I’ve collected a variety of scars throughout my life. Many people with SMA have comparable ones from similar surgeries. Even if you don’t have SMA, I’m guessing you also have at least one or two scars of your own.
Each of my scars tells its own story of a difficult experience I overcame. Healing from the procedures that created them wasn’t always fun, but it was necessary.
The largest of my scars is from spinal fusion surgery I had as a child to correct severe scoliosis. The manner in which my body was bending on itself before surgery was slowly crushing one of my lungs. The complex operation presented me with only a 50% chance of survival, but it was the only way to save my endangered lung and ensure that all of my organs could function properly.
Afterward, my newly straightened body was in more pain than I know how to describe. The slightest movements instantly brought tears to my eyes despite medication to ease the pain. Although it hurt tremendously, I needed to stay active. Enduring temporary pain helped to speed up the healing process.
Today, that pain is only a memory, the dissolvable stitches are long gone, and the bright red incision has faded to a raised white line. While every day my mom sees the scar that runs the length of my spine as she cares for me, I rarely do. It is behind me, but I do not forget that it is there. It is a frequent reminder of how strong I am.
More of these types of reminders can be found in three other prominent scars. All were acquired during a long hospitalization at the age of 13. Two are small surgical openings for my feeding tube and tracheostomy tube.
The other is a scar that cuts down the middle of my stomach. This one was caused by a complication with placing the feeding tube. My surgeon intended to do the procedure laparoscopically, but my twisted organs made it impossible. He had to fully open my stomach to correctly place the feeding tube.
I remember only certain details of recovering from these life-saving operations. Because of how sick I was, my mind was often blanketed in a fog while the rest of my body focused on using the little bit of energy it had to heal.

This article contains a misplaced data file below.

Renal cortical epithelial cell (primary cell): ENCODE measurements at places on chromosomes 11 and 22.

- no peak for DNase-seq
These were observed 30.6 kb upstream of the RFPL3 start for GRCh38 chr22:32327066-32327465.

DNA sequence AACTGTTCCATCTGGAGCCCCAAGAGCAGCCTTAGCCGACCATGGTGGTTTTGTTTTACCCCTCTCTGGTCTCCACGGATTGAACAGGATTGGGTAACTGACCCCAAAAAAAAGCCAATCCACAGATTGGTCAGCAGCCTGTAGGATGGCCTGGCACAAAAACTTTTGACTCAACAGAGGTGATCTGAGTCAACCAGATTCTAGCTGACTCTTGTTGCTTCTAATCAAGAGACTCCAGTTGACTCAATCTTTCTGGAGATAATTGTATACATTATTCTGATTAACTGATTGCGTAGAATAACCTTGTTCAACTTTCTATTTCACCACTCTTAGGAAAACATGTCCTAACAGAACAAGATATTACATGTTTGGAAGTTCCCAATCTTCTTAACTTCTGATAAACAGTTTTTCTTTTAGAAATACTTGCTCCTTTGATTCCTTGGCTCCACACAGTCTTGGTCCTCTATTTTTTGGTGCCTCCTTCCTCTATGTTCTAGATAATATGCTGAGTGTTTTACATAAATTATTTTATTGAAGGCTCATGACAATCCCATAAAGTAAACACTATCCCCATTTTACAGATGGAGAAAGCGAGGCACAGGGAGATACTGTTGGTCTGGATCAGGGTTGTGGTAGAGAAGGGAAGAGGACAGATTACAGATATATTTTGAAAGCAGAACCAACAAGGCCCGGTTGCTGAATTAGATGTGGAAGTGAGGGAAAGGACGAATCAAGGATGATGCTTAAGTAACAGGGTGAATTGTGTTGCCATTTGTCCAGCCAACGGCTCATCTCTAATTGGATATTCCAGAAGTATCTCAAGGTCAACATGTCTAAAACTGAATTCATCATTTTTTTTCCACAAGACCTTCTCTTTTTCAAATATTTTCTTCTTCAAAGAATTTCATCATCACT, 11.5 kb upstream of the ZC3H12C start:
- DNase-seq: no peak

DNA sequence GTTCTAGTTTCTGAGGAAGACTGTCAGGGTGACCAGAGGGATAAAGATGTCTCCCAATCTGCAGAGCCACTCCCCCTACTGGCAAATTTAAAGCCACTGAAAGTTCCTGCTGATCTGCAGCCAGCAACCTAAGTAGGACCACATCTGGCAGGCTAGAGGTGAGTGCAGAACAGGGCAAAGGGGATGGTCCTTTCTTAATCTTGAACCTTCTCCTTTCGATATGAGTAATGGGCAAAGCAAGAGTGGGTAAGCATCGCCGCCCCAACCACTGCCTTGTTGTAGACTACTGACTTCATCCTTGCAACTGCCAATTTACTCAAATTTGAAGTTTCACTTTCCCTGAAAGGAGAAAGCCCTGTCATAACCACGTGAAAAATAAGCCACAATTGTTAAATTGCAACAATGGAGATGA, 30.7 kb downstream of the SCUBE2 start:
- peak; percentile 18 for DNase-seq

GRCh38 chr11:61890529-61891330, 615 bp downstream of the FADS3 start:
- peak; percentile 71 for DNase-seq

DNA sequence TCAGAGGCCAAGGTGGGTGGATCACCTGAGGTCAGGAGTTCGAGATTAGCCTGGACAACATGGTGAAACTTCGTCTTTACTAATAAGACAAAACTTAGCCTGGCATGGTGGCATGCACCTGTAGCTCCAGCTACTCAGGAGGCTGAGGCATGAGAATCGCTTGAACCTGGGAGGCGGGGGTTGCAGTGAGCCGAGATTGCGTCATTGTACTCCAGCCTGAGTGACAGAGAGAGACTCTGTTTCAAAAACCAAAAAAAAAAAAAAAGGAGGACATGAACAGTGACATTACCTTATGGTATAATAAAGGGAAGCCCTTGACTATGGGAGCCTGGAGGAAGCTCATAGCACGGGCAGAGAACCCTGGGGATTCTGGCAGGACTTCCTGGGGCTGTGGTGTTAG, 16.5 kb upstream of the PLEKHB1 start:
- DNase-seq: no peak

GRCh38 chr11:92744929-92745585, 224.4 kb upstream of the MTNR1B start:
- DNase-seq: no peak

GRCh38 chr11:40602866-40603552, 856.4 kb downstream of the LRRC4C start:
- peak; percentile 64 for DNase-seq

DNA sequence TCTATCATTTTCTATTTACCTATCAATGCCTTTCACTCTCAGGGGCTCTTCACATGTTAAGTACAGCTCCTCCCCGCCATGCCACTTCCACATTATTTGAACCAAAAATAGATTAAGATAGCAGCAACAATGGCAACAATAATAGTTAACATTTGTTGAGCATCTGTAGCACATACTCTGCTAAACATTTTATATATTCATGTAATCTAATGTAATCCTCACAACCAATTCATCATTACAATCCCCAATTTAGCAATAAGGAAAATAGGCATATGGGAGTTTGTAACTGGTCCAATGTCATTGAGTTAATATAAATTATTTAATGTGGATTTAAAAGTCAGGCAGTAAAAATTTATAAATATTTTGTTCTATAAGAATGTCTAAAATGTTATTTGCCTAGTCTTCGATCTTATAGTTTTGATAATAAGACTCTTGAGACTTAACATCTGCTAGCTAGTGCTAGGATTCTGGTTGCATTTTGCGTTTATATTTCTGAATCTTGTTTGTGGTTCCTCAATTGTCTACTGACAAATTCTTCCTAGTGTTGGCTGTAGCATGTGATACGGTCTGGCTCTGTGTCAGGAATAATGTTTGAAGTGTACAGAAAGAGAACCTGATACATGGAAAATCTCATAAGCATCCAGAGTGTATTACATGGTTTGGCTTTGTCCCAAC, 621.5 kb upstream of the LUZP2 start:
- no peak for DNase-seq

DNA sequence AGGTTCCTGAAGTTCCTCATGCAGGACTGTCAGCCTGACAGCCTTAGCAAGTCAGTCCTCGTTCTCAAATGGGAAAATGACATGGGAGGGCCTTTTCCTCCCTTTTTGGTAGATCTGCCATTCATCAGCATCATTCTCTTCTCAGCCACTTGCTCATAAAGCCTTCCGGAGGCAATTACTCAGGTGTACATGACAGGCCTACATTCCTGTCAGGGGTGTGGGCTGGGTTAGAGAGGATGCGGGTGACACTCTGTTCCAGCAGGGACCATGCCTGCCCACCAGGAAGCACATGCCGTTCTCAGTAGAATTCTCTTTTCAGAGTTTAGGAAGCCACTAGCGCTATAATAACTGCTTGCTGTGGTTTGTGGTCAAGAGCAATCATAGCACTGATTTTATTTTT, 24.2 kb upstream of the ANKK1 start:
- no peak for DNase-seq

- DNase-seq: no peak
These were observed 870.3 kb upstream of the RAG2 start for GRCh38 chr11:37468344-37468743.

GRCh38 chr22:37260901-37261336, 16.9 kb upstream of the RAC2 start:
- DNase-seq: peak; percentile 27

Now, my feeding tube continues to provide me with vital nutrients, and my trach allows me to receive an adequate amount of oxygen. While they are fully healed, both need to be cleaned and cared for daily by my family or home healthcare nurses.
At times, I’d prefer not to think about that hospital stay. It was exhausting and scary. But those scars remind me of more than just the unpleasant parts. They also remind me that I survived something that most medical professionals said I never would fully recover from. Not only did I survive – I thrived.
I know there might be days when you look at your scars and cringe. You might even be cringing because of invisible emotional scars caused by things like fear or bad memories. Those can take just as much time and care to heal as the physical ones. I get it. I’ve been there.
But don’t forget that your scars tell an important story. They say that you overcame something difficult. They say that you are a survivor. They say that you are really darn strong. And that is always worth remembering.
Note: SMA News Today is strictly a news and information website about the disease. It does not provide medical advice, diagnosis, or treatment. This content is not intended to be a substitute for professional medical advice, diagnosis, or treatment. Always seek the advice of your physician or other qualified health provider with any questions you may have regarding a medical condition. Never disregard professional medical advice or delay in seeking it because of something you have read on this website. The opinions expressed in this column are not those of SMA News Today, or its parent company, BioNews Services, and are intended to spark discussion about issues pertaining to spinal muscular atrophy.
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